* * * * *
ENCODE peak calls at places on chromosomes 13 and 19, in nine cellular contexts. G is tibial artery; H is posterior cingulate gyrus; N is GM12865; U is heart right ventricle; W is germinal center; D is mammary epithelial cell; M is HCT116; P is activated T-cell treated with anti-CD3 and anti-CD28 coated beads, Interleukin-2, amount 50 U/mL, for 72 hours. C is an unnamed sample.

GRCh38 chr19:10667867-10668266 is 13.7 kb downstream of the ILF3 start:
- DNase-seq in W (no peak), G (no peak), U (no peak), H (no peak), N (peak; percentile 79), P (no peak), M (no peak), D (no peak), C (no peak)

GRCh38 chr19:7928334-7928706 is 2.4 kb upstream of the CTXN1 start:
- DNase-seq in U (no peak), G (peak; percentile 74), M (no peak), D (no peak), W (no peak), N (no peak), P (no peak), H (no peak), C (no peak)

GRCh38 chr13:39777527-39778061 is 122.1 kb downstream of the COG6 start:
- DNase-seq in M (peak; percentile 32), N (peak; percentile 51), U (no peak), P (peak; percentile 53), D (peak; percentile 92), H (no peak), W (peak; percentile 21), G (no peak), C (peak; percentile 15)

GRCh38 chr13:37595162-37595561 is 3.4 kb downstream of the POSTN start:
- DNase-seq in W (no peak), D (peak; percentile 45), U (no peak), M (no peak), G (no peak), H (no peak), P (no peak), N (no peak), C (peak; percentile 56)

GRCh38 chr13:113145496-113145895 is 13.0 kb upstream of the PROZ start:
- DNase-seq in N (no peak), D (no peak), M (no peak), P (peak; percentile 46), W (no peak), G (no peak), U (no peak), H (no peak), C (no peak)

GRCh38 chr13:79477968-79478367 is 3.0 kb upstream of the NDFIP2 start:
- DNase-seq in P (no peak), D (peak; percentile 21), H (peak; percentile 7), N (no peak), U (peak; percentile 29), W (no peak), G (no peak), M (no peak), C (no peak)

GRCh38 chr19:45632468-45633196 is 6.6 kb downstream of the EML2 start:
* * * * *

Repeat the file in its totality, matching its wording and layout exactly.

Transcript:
ENCODE peak calls at places on chromosomes 13 and 19, in nine cellular contexts. G is tibial artery; H is posterior cingulate gyrus; N is GM12865; U is heart right ventricle; W is germinal center; D is mammary epithelial cell; M is HCT116; P is activated T-cell treated with anti-CD3 and anti-CD28 coated beads, Interleukin-2, amount 50 U/mL, for 72 hours. C is an unnamed sample.

GRCh38 chr19:10667867-10668266 is 13.7 kb downstream of the ILF3 start:
- DNase-seq in W (no peak), G (no peak), U (no peak), H (no peak), N (peak; percentile 79), P (no peak), M (no peak), D (no peak), C (no peak)

GRCh38 chr19:7928334-7928706 is 2.4 kb upstream of the CTXN1 start:
- DNase-seq in U (no peak), G (peak; percentile 74), M (no peak), D (no peak), W (no peak), N (no peak), P (no peak), H (no peak), C (no peak)

GRCh38 chr13:39777527-39778061 is 122.1 kb downstream of the COG6 start:
- DNase-seq in M (peak; percentile 32), N (peak; percentile 51), U (no peak), P (peak; percentile 53), D (peak; percentile 92), H (no peak), W (peak; percentile 21), G (no peak), C (peak; percentile 15)

GRCh38 chr13:37595162-37595561 is 3.4 kb downstream of the POSTN start:
- DNase-seq in W (no peak), D (peak; percentile 45), U (no peak), M (no peak), G (no peak), H (no peak), P (no peak), N (no peak), C (peak; percentile 56)

GRCh38 chr13:113145496-113145895 is 13.0 kb upstream of the PROZ start:
- DNase-seq in N (no peak), D (no peak), M (no peak), P (peak; percentile 46), W (no peak), G (no peak), U (no peak), H (no peak), C (no peak)

GRCh38 chr13:79477968-79478367 is 3.0 kb upstream of the NDFIP2 start:
- DNase-seq in P (no peak), D (peak; percentile 21), H (peak; percentile 7), N (no peak), U (peak; percentile 29), W (no peak), G (no peak), M (no peak), C (no peak)

GRCh38 chr19:45632468-45633196 is 6.6 kb downstream of the EML2 start: